Friday, March 7, 2014
AUGUSTA — Requiring bidders for the state's liquor contract to pay the state a guaranteed $200 million -- either up front or in 10 annual installments -- could cost taxpayers over the long term, according to the head of Maine liquor operations.
In a work session before the Veterans and Legal Affairs committee, Gerry Reid, director of the Bureau of Alcoholic Beverages and Lottery Operations, said a contractor's cost of financing up-front fees would ultimately be paid by taxpayers in the form of reduced profit-sharing revenues.
Reid's comment came on a Democratic bill, L.D. 644, one of two competing proposals for farming out the state's liquor operations -- and paying the state's debt to Maine hospitals.
The other proposal, L.D. 239 -- put forward by Gov. Paul LePage -- would pay the successful bidder an annual fee to manage liquor operations for 10 years. Under the plan, the state would issue a bond to repay the hospital debt and pay off the bond with revenue from the liquor operations.
The bill sponsored by Senate Majority Leader Seth Goodall, D-Richmond, would use the up-front payment or payments to repay the hospital debt.
Reid told the committee that using up-front money "presents a philosophical problem."
"(A contractor) who does that has a right to charge for that," he said. "Money has a value. There's no need for that cost to be borne by taxpayers."
Currently, the state is winding up a 10-year contract with Maine Beverage Co., which agreed to run liquor operations in exchange for an up-front payment of $125 million that helped close a budget gap at the time. That contract guaranteed Maine Beverage a minimum profit margin, with the state sharing in profits above the minimum.
"L.D. 644 is conceptually very similar to the old deal," Reid said.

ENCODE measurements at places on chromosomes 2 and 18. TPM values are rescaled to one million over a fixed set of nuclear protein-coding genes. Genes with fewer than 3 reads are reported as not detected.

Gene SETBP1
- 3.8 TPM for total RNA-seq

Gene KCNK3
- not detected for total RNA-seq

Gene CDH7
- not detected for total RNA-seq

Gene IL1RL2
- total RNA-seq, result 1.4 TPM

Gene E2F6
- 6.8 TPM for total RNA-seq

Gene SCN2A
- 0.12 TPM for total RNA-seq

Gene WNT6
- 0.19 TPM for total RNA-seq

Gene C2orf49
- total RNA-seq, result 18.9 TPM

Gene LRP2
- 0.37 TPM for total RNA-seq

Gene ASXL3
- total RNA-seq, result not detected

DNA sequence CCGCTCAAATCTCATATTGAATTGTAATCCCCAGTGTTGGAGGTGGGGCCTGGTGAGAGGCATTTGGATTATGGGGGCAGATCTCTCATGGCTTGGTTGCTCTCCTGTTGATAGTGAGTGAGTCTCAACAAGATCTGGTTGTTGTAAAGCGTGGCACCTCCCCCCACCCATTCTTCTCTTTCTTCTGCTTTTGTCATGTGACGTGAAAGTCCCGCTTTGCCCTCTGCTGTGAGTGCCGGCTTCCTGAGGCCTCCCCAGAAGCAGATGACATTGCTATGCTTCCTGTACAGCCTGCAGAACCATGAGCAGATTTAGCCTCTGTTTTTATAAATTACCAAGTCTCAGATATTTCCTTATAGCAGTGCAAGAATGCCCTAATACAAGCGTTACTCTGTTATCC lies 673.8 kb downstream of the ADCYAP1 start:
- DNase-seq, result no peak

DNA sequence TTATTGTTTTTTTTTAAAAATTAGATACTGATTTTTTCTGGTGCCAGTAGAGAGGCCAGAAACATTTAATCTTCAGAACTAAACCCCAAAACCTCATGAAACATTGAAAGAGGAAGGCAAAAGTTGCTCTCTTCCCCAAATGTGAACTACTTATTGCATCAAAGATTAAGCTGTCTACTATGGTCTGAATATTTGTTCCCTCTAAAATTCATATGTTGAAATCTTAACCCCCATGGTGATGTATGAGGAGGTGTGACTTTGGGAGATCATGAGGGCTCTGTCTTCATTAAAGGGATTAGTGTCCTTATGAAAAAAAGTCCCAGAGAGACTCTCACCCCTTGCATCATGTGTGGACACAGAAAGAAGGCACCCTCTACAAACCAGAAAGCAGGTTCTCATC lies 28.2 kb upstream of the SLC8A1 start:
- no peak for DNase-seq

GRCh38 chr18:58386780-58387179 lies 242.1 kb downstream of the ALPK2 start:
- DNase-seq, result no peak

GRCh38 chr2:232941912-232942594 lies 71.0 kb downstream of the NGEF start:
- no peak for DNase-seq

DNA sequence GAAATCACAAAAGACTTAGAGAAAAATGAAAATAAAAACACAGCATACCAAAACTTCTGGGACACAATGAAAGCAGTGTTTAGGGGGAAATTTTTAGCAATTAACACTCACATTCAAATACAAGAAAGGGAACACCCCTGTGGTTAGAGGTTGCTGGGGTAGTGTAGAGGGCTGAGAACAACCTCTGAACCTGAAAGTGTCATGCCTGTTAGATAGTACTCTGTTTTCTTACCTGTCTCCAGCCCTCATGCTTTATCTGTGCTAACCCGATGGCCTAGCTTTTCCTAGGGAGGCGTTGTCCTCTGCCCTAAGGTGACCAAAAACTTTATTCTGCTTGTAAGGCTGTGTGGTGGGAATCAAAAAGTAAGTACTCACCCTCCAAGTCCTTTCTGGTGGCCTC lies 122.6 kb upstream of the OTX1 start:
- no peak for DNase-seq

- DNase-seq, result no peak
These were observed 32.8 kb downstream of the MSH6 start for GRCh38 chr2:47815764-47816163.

When the existing liquor contract was forged, "I don't believe many people had in their minds the up-front cost -- the cost of capital," he said.
Reid said a liquor contract could be awarded by fall, for implementation in mid-2014.
If a new vendor is chosen, Reid said, there is only a slight chance that service would be disrupted during the transition.
"There's always that risk, but in my judgment it would be very small," he said.
Goodall said after the work session that the costs of the governor's bill also are unknown.
"We agree that we need to know all of the costs. How much is the governor's proposal going to cost to issue a bond? Can he issue a truth in lending statement?" Goodall said.
"The key of my proposal is that it doesn't borrow money, it creates a competitive process and the value of the business is very well known, so it will be a very close bidding process."
Goodall said his bill puts the risk on the bidders rather than the state.
The existing contractor, Maine Beverage Co., does not support or oppose either liquor bill, said Maine Beverage President and Chief Executive Dean Williams.
When asked if Maine Beverage would bid under the contract outlined by LePage's plan, Williams said would keep his options open but prefers the current model.
"A fee-for-services model is not where our strengths are. We are best at operating the business and investing in the future and looking long term," Williams said.
A fee-for-service model "dumbs things down and takes away the incentives to build and strengthen the business."
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